First Republic Private Wealth Management

Week in Review: September 26, 2016

Investors’ near obsession with statements by central banks adds to short-term volatility.  Portfolios need greater diversification while investors wax and wane over global monetary policy. 

Both stock and bond prices jumped after the Federal Reserve and the Bank of Japan (BOJ) maintained pro-growth policies. The Fed left interest rates unchanged and the Bank of Japan moved away from targeting an explicit amount of bonds to buy, giving it more operating flexibility. Investors sighed in relief, sending (1) the S&P 500 initially back within 1% of its all-time high, (2) the 10-year Treasury bond yield down to 1.62% and (3) the U.S. dollar down against the euro, the British pound and many emerging-market currencies. 

The broad rally in financial markets reversed about half of the decline from two weeks ago when other central bankers spoke. The S&P 500 had dropped more than 2% after the European Central Bank disappointed investors and one regional Fed president changed his mind on the timing of an interest rate increase. Central banks also moved markets in July following the Brexit vote. After plummeting June 23 – 24, the S&P 500 reached a new record high by July 11 due to reassuring rhetoric from central banks. The pattern is clear. With economic growth tepid, financial markets are dependent on central bank stimulus and therefore often overreact to statements from central bank policymakers.

In the market’s short-term myopia, investors may have missed the most important messages from both the Fed and the BOJ. In its forecasts, the Fed lowered its estimate of long-run economic growth to 1.8% and tweaked its “neutral” or target short-term interest rate to below 3.0%. Plus, the Fed projected a slower and shallower path to reach the reduced target.  It’s true that the specific numerical forecasts are basically statistical guesses and based on assumptions. However, we think the Fed’s message was clear – it will take a very deliberate and very slow path towards its target short-term interest rate. Therefore, whether the Fed takes a 25 basis point increase in December or not isn’t important from a fundamental view; short-term interest rates are likely to be below normal for the next couple of years (depending on the pace of inflation and other economic conditions).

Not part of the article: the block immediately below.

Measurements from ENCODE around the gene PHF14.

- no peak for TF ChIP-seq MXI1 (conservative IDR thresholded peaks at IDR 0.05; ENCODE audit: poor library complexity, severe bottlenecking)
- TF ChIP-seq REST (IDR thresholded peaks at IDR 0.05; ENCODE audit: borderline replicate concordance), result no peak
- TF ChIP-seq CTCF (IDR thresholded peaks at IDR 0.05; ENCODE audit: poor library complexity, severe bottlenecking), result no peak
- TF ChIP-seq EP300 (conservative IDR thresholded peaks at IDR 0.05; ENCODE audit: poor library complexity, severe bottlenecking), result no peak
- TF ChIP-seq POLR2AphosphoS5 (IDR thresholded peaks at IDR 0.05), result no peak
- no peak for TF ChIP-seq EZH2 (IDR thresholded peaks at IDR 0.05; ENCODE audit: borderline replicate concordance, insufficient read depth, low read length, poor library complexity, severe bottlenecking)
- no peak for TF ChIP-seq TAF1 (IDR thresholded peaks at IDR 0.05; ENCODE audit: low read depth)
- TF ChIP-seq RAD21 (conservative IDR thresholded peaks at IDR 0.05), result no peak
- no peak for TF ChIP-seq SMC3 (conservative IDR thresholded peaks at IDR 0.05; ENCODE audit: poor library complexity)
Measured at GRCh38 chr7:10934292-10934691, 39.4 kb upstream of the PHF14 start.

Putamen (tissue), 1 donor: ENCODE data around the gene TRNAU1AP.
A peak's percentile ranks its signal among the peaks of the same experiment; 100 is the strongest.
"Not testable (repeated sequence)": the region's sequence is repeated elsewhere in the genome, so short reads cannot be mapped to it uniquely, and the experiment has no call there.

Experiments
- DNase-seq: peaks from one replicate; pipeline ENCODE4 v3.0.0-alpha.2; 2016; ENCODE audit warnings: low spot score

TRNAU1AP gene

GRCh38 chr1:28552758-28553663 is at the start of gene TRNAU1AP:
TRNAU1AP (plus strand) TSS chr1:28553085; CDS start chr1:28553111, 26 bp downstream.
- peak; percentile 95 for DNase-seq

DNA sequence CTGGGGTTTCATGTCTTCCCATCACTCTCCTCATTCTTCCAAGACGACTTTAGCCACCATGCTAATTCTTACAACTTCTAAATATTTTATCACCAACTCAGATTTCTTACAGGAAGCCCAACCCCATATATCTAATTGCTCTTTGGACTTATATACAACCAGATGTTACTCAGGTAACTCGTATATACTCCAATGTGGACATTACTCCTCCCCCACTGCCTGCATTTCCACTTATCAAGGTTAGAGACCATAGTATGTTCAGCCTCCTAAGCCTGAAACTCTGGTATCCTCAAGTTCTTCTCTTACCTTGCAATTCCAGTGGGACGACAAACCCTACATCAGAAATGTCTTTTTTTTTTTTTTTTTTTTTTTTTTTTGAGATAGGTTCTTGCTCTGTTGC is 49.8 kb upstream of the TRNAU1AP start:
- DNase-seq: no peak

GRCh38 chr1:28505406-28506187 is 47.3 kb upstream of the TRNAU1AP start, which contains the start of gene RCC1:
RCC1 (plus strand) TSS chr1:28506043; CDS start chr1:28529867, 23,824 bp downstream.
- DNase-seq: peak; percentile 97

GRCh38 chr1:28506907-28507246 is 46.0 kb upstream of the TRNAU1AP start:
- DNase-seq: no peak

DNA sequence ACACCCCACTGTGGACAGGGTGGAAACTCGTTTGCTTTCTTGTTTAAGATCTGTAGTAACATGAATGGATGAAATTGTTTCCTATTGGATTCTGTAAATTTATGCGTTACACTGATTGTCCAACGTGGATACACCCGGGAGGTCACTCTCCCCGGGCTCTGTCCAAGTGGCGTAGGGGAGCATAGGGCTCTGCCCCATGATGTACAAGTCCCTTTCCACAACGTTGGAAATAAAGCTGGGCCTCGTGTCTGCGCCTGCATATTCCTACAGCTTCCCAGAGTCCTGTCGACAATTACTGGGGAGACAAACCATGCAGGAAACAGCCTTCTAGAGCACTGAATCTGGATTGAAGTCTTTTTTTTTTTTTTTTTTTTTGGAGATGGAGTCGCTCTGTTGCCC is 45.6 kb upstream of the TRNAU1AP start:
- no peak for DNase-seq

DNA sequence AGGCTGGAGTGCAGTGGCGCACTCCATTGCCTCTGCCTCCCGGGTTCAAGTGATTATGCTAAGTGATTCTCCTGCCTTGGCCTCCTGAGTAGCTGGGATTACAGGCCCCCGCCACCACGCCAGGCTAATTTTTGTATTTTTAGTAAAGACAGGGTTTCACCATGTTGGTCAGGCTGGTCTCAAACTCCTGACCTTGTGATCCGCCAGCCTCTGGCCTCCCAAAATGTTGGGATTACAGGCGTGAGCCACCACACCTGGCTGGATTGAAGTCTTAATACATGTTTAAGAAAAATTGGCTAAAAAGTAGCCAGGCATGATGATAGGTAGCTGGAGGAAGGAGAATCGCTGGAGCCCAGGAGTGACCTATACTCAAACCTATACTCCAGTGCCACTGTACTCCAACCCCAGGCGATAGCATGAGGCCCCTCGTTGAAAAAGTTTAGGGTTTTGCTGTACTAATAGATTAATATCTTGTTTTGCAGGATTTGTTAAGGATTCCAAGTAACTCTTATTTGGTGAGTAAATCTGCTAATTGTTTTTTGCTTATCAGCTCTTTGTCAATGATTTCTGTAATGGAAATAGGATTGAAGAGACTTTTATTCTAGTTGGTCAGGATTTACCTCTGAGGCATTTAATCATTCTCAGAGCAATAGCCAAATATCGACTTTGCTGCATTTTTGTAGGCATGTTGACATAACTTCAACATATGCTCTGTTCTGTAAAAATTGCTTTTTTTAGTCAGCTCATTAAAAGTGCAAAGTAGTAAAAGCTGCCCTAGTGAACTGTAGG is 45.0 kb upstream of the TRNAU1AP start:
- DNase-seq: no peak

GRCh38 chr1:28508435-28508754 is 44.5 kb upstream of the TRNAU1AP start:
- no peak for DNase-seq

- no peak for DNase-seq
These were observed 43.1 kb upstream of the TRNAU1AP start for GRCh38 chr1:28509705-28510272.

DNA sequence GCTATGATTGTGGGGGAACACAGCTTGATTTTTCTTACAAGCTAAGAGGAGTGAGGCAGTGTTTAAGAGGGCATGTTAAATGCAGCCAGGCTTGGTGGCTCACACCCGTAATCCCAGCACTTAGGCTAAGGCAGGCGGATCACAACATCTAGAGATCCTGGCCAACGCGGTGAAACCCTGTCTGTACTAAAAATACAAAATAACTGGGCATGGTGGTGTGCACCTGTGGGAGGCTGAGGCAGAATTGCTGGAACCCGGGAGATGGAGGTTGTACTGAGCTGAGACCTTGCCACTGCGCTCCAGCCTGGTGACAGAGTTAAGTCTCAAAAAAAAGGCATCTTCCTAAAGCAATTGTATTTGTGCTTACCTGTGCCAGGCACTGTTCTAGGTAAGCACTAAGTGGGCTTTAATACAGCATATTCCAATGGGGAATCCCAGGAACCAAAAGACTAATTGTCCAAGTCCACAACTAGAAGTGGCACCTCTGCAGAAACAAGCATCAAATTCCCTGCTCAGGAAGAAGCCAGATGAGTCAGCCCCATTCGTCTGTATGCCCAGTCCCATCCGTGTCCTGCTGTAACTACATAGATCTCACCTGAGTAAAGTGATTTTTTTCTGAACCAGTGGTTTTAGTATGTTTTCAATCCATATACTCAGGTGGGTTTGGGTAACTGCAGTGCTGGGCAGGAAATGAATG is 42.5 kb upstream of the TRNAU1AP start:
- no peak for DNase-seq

Similarly, the BOJ’s announcement was more than maintaining the status quo. The central bank set a new goal to keep the 10-year Japanese bond yield near zero and, more generally, to manage the slope of the Japanese yield curve. This means the amount of bonds the BOJ buys will change as needed to guide the 10-year bond yield. Furthermore, the BOJ said it would overshoot its inflation target. To us, this is another way of saying that the BOJ will stay biased towards easing. 

During this period of slow growth and short-term volatility, portfolio diversification is even more important. We prefer equity exposure in large cap U.S. equities, but we’re watchful for other opportunities. For example, we plan to refresh our analysis of emerging market equities. These markets have rallied in the past six months or so due to heavy fund flows.  However, fundamentals may be set to improve. The slower trajectory for Fed policy should translate to a lower U.S. dollar and help emerging markets. 

Key economic releases in the week ahead include, for the U.S., durable goods orders (Wednesday), international trade (Thursday) and personal income (Friday); for Europe, economic sentiment (Thursday), inflation and unemployment (Friday); for the U.K., GPD (Friday); for Japan, inflation and industrial production (Thursday); for China, manufacturing reports (weekend).  

Market Returns 9.26.16

First Republic Private Wealth Management encompasses First Republic Investment Management, Inc., an SEC-registered Investment Advisor, First Republic Securities Company, LLC, Member FINRA/SIPC, First Republic Trust Company (“FRTC”) and First Republic Trust Company of Delaware LLC (“FRTC-DE”). 

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